…In 1994, the ceiling leaked, the oven broke, and the bakery closed. Father Greg found new partners; a worker from the Southern California Gas Company repaired the oven free of charge and USC Medical Center stepped up and said they would buy whatever the bakery could turn out. The business of job training and re-entry grew. Total disaster struck in 1999 when the bakery burned down, but despite these obstacles, Homeboy continued to grow and expand. More social enterprise businesses and new, free social programs were added and by 2001, Homeboy Industries was an independent non-profit. …Today, Homeboy is located in gang-neutral downtown Los Angeles.
…Thousands of young people have since walked through the doors of Homeboy Industries looking for a second chance, and finding community, sanctuary, and family.
…Social enterprises are businesses that apply commercial strategies to improve the well-being of individuals rather than creating enterprises for profit. Homeboy is an organization with many true social enterprises where trainees are paid to learn job skills and take advantage of comprehensive services. By offering former gang members a place to work, Homeboy provides a place for them to learn soft skills, like administration and customer service, and also vocational skills from solar panel installation to pastry baking or catering. These jobs in Homeboy’s social enterprises, often the first “legit” employment our clients have ever held, give our clients confidence and self-esteem while enabling them to provide for their families.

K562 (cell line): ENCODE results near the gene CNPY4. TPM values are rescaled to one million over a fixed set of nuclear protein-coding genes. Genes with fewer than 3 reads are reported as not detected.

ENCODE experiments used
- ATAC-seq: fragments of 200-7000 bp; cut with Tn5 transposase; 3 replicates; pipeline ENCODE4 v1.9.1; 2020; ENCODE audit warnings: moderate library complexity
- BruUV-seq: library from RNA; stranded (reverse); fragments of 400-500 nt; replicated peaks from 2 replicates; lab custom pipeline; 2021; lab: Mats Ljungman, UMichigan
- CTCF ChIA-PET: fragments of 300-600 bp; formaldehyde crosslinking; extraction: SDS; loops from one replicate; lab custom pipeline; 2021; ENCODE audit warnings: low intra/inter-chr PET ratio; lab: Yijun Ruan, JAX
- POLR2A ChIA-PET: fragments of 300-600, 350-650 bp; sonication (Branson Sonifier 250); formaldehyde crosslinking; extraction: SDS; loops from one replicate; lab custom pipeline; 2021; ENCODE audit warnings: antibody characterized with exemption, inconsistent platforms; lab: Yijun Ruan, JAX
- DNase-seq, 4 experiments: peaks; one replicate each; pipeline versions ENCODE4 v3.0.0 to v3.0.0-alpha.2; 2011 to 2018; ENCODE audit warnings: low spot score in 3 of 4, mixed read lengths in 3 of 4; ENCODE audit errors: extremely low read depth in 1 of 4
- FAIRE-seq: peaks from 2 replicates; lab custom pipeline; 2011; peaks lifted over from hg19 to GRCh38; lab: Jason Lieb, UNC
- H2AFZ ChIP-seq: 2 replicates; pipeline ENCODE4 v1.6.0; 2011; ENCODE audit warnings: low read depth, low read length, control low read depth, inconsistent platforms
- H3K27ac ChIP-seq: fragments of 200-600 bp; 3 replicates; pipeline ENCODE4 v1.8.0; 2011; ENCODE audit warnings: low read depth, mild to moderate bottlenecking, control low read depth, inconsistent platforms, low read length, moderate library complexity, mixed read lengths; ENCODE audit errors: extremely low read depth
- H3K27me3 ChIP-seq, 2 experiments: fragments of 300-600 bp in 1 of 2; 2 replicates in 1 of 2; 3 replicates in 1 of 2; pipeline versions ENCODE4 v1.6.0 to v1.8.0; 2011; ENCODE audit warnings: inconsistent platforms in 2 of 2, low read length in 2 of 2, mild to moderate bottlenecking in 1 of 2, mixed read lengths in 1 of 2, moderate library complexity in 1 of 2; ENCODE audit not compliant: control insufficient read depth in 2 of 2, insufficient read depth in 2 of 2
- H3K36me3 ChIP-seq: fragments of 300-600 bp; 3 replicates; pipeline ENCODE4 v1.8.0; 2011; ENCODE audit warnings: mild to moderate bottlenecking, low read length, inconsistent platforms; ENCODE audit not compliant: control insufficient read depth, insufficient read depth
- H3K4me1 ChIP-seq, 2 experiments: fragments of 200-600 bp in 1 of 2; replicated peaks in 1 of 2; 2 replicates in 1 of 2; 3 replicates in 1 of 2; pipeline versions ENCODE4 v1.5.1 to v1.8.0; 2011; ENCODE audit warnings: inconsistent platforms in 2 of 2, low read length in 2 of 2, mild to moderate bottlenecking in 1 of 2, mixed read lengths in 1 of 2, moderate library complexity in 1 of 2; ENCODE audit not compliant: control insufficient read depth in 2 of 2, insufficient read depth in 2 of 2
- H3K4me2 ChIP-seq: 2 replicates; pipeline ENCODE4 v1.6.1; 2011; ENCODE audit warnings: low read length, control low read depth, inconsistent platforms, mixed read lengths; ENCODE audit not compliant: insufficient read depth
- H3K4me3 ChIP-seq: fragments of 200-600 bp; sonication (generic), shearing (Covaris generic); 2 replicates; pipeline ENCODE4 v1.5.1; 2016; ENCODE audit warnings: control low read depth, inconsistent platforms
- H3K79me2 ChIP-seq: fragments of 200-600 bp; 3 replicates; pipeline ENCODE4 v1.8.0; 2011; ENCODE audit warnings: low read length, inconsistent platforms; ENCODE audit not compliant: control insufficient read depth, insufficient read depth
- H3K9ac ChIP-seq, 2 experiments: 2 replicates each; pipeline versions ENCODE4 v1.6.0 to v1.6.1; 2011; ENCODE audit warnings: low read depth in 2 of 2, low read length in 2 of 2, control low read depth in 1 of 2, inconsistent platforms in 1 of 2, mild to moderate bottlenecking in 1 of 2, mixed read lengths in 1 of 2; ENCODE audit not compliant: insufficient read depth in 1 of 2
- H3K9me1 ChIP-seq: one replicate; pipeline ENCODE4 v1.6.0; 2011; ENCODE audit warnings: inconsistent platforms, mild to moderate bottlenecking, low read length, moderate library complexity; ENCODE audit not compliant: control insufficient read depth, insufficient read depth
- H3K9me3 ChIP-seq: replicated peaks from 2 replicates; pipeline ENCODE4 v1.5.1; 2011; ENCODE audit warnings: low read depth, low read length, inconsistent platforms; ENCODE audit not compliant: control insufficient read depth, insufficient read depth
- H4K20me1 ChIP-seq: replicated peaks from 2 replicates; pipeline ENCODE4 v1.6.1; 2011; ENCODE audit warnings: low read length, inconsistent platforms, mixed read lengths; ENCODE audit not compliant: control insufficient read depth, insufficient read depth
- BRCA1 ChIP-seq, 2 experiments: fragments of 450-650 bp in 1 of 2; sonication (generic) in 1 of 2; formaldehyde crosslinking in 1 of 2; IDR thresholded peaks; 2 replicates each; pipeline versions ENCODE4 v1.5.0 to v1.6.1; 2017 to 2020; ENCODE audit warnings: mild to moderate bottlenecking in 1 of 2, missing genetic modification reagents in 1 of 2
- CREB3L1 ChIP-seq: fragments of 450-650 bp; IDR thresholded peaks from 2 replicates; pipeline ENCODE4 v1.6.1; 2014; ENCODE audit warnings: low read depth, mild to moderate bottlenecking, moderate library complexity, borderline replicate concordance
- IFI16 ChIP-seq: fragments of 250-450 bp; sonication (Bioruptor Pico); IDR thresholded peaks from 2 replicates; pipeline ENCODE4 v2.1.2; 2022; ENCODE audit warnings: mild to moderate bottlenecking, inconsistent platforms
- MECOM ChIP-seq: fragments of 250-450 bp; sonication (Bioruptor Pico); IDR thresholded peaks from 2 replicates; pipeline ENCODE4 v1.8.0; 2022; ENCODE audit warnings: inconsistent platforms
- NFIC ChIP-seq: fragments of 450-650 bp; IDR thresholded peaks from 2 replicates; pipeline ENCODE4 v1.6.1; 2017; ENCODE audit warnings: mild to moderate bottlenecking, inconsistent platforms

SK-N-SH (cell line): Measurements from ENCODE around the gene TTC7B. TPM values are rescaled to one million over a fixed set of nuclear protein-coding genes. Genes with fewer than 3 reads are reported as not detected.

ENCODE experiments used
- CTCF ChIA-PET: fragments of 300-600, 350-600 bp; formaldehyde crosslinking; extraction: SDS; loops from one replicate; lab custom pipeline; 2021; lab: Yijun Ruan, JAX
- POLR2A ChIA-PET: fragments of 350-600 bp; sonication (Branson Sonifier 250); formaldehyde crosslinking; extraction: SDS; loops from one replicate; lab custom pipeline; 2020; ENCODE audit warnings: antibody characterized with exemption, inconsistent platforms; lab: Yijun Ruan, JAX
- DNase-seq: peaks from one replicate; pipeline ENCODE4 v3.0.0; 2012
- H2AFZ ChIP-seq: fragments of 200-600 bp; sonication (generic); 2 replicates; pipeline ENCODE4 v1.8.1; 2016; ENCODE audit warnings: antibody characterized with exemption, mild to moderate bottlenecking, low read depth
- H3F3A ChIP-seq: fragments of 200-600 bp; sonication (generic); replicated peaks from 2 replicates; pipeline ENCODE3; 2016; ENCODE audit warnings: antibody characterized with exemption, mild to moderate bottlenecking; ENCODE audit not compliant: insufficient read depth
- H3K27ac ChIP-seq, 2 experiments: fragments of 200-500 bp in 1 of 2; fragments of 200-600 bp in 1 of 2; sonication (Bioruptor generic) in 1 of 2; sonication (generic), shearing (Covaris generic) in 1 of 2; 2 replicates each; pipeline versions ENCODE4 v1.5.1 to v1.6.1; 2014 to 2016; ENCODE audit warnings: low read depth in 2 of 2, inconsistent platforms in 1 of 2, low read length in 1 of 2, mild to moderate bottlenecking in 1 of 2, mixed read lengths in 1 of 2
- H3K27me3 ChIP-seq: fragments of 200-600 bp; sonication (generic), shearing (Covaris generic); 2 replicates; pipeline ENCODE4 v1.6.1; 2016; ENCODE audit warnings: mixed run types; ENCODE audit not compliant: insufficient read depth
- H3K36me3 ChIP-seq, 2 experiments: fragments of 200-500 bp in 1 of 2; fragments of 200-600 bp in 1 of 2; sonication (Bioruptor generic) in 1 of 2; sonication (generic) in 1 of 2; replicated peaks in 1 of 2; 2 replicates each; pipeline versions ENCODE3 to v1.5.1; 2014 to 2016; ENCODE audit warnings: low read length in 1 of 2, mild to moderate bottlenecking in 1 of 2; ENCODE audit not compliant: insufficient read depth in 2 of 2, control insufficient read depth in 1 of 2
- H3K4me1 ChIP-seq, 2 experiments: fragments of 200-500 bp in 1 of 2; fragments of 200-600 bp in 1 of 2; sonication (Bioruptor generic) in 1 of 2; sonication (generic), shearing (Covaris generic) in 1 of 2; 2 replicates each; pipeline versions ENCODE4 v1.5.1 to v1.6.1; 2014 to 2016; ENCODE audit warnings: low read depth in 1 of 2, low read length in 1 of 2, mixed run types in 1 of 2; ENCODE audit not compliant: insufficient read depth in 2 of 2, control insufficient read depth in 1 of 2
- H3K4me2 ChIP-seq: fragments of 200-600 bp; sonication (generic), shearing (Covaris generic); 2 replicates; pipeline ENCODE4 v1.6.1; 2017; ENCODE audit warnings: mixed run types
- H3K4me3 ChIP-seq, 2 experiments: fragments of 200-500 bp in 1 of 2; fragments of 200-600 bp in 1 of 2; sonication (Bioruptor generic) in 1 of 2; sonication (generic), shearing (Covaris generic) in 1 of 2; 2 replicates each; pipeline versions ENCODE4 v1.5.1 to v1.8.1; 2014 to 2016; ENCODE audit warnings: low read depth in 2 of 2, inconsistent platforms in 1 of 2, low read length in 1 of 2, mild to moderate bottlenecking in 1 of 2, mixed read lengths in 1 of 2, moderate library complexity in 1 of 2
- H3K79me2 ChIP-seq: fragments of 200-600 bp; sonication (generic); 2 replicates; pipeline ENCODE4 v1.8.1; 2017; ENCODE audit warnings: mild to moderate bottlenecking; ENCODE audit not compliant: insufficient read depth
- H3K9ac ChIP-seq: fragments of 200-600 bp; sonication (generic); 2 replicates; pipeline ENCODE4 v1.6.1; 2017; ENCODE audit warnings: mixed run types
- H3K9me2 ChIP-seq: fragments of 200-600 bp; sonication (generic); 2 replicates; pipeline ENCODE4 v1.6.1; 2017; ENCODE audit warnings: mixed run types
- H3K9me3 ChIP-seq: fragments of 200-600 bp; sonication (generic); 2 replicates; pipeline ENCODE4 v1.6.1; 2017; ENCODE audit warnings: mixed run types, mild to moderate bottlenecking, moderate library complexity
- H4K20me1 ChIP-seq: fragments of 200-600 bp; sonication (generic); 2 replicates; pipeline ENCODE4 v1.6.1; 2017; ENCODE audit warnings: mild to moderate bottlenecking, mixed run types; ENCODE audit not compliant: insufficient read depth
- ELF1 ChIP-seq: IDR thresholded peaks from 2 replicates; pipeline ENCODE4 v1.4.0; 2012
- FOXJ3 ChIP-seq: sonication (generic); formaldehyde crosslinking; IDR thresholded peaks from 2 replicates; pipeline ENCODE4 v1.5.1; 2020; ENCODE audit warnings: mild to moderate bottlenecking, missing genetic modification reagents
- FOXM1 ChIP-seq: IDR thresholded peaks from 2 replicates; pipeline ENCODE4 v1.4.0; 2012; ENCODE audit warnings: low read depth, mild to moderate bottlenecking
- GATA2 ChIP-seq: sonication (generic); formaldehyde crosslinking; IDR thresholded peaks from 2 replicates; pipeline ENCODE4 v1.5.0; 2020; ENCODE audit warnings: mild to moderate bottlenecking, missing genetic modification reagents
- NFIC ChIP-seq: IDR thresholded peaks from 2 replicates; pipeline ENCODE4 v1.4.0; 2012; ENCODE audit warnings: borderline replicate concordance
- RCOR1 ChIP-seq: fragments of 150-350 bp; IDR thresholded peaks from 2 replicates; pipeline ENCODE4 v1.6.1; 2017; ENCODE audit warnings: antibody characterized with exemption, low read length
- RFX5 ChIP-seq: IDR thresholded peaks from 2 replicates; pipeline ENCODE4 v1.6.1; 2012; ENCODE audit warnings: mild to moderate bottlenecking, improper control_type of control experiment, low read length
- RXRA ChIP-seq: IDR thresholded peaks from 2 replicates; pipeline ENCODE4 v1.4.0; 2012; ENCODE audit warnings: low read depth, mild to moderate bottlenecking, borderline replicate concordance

The jobs our clients have through our social enterprises offer them alternatives to re-incarceration or a return to their former gang lives.
Homeboy’s Social Enterprises include:
Homeboy Bakery (storefront, wholesale, and online at homeboyfoods.com.)
Homeboy Silkscreen & Embroidery
Homeboy Diner at Los Angeles City Hall
Grocery – Salsa
Homeboy Café and Bakery in LAX Terminal 4
What services are offered at Homeboy?
Mental Health Services – individual therapy, substance abuse counseling, and group classes
Education – including academic, life skills, wellness and enrichment classes,and a partnership with LearningWorks Charter High School.
Solar Panel Training and Certification
…Homeboy Recycling is the newest venture at Homeboy. We have partnered with Isidore Recycling who’s mission has been and still is to make recycling electronics easy, secure and accessible, while creating employment opportunities for people who have successfully exited California’s correctional system.
…All of Homeboy’s services, offered free of charge, are designed to equip our clients to successfully turn their lives around. Participants in the 18-month program are offered case management and comprehensive wrap-around services while at Homeboy. All of our services (with the exception of case management and individual therapy) are free and open to community clients as well.
…Homeboy Industries offers employment services to community clients. We provide assistance with developing job leads and building an individual’s marketing package to include resumes, references, and cover letters. Employment services assists with some transportation needs, offers free professional clothing, identification, certifications, work history documents, and other support services for individuals seeking employment.
(Yes, this is a break from the new cycle. Because we at the Peanut Gallery needed it!)
What a mensch this Father Greg, guy!